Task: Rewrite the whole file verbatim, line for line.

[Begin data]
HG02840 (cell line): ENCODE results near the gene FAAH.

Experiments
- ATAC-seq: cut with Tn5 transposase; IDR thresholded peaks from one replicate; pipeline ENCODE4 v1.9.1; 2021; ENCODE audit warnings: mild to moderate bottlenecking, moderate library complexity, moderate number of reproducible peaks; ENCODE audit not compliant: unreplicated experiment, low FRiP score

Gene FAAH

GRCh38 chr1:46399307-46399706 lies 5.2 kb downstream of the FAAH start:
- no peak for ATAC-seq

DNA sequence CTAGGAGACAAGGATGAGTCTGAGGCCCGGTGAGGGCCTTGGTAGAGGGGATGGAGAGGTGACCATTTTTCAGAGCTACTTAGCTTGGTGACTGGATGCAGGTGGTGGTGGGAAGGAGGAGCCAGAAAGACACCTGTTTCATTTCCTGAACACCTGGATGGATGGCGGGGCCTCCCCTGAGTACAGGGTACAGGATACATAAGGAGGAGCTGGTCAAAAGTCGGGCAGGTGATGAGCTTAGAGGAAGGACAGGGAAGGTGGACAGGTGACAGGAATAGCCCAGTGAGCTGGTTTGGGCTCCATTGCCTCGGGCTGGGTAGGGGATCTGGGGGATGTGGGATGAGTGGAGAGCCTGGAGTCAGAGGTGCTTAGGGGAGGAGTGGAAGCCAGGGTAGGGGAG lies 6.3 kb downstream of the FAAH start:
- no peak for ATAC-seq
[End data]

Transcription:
HG02840 (cell line): ENCODE results near the gene FAAH.

Experiments
- ATAC-seq: cut with Tn5 transposase; IDR thresholded peaks from one replicate; pipeline ENCODE4 v1.9.1; 2021; ENCODE audit warnings: mild to moderate bottlenecking, moderate library complexity, moderate number of reproducible peaks; ENCODE audit not compliant: unreplicated experiment, low FRiP score

Gene FAAH

GRCh38 chr1:46399307-46399706 lies 5.2 kb downstream of the FAAH start:
- no peak for ATAC-seq

DNA sequence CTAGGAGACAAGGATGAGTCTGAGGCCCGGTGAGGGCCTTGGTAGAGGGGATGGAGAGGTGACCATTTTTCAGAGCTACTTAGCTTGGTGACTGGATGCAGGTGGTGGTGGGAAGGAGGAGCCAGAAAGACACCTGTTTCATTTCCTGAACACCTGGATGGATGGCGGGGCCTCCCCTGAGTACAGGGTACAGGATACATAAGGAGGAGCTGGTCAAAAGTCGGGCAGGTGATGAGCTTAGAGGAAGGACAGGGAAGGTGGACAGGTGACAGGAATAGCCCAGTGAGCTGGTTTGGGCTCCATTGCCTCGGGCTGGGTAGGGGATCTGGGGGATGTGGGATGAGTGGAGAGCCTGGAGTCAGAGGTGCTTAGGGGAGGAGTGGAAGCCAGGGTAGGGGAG lies 6.3 kb downstream of the FAAH start:
- no peak for ATAC-seq